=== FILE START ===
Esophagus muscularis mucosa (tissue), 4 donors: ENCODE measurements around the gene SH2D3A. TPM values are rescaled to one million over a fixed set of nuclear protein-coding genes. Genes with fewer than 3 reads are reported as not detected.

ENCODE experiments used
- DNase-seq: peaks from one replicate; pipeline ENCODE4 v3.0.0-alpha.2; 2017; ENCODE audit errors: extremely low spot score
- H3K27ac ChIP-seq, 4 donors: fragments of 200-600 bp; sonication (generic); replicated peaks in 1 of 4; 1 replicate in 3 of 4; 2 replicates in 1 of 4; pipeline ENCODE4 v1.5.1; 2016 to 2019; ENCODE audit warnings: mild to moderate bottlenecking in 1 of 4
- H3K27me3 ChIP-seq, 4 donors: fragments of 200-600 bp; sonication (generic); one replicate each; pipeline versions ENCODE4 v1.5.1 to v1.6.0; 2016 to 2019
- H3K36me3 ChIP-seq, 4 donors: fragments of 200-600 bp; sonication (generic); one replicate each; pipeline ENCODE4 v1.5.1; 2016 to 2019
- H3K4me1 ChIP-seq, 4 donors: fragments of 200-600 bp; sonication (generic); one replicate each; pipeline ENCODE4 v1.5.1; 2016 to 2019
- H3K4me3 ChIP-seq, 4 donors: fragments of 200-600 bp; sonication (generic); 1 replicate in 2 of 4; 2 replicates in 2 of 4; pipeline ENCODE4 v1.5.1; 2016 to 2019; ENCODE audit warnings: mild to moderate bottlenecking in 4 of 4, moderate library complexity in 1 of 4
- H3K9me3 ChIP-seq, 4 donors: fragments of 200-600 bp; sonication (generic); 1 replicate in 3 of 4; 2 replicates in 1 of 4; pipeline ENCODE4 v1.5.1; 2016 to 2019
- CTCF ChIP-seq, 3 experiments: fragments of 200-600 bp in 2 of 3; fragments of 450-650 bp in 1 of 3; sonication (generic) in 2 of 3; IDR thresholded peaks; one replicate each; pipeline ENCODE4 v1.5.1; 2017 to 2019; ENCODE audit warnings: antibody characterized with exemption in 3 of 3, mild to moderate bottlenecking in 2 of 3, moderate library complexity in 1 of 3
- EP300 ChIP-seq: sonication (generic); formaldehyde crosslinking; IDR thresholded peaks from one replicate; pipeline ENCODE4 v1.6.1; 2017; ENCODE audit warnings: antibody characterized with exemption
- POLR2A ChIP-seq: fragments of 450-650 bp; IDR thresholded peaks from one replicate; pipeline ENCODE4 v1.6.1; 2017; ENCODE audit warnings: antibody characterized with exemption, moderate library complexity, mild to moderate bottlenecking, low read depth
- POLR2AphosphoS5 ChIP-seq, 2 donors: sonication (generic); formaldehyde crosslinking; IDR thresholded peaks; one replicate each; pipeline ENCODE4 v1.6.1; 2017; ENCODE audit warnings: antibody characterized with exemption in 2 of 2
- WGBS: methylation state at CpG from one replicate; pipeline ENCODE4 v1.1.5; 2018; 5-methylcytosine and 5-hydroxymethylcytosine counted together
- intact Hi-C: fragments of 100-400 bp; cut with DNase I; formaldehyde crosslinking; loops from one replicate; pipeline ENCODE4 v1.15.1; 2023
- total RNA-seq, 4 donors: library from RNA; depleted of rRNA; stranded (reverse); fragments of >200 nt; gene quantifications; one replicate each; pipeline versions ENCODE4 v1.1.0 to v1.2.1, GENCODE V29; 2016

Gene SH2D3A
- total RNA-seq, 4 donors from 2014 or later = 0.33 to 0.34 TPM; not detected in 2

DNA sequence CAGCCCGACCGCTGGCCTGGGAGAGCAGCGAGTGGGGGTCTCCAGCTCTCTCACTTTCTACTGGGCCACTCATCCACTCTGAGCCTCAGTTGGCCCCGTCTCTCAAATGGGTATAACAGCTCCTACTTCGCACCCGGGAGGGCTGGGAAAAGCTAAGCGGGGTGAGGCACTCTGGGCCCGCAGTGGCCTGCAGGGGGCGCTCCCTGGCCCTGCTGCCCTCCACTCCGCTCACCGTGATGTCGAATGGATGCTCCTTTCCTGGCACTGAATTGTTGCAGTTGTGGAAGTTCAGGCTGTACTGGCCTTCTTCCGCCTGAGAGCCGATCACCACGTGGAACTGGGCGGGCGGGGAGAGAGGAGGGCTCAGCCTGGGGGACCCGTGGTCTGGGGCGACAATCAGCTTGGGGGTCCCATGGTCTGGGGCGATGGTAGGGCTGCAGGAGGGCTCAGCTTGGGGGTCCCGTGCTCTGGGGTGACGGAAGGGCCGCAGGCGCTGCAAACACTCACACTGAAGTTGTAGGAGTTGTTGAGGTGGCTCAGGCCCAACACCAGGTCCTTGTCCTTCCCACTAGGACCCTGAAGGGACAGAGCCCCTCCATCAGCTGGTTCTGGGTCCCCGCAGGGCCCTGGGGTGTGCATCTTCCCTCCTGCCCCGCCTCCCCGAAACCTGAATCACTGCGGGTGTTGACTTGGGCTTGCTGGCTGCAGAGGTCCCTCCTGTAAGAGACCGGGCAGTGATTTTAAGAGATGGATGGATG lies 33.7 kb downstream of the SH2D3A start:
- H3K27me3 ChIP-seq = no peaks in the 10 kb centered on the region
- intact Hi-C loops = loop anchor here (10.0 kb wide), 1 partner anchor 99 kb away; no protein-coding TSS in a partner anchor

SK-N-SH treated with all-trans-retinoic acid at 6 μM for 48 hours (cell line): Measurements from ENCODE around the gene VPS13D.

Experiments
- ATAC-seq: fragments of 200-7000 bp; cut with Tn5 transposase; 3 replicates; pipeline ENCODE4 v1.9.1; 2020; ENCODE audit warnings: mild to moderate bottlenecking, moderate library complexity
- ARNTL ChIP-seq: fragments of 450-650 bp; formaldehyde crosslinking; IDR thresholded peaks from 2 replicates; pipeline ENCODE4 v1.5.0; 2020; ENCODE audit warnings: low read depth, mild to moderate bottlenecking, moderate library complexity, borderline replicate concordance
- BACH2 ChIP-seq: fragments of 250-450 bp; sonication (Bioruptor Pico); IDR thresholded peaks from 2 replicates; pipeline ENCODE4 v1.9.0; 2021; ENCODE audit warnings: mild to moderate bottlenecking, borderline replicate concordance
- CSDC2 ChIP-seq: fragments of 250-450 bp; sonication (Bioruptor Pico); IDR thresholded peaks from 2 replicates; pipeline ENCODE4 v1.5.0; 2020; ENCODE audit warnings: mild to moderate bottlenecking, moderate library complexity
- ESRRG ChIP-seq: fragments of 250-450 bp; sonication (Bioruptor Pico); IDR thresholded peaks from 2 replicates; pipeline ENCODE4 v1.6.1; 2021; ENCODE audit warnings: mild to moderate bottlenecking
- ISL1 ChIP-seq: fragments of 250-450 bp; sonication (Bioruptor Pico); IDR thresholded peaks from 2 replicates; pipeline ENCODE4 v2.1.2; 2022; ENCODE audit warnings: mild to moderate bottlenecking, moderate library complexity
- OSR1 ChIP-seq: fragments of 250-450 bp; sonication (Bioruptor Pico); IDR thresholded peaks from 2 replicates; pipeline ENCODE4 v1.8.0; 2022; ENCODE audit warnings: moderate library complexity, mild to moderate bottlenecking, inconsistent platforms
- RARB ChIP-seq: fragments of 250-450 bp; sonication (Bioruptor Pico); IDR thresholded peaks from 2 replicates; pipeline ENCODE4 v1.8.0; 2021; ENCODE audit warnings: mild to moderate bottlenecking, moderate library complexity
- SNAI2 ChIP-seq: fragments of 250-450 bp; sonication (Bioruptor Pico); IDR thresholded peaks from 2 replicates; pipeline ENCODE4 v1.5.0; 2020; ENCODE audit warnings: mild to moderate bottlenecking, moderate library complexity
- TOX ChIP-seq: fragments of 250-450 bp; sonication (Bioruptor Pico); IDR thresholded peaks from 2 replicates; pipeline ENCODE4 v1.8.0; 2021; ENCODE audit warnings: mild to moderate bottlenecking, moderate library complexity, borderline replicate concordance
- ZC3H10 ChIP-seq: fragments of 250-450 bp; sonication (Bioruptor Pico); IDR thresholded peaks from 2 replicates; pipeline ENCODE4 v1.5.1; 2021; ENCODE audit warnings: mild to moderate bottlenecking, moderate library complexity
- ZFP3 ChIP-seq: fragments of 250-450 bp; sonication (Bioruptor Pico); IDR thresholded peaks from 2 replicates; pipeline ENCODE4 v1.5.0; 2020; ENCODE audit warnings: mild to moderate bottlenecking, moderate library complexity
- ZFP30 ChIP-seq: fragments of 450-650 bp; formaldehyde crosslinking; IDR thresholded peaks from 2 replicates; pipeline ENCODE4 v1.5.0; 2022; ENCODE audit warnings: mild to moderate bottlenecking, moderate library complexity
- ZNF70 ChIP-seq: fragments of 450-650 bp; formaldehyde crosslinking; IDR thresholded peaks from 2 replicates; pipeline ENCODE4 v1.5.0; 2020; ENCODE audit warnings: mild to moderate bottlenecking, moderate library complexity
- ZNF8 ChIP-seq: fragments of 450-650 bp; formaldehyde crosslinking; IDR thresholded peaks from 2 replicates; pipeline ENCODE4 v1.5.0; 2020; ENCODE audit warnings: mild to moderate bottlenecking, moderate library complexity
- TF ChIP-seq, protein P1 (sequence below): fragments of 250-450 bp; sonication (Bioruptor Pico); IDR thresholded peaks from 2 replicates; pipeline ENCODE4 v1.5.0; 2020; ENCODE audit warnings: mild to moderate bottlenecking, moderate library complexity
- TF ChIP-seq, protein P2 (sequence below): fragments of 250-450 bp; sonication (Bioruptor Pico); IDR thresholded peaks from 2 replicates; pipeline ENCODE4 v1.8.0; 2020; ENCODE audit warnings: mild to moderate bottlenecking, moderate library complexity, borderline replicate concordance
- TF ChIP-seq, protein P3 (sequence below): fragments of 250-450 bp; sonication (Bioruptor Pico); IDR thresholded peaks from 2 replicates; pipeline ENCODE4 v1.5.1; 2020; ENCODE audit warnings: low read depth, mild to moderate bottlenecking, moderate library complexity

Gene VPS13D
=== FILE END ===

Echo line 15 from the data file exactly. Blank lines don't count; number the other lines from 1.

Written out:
- intact Hi-C: fragments of 100-400 bp; cut with DNase I; formaldehyde crosslinking; loops from one replicate; pipeline ENCODE4 v1.15.1; 2023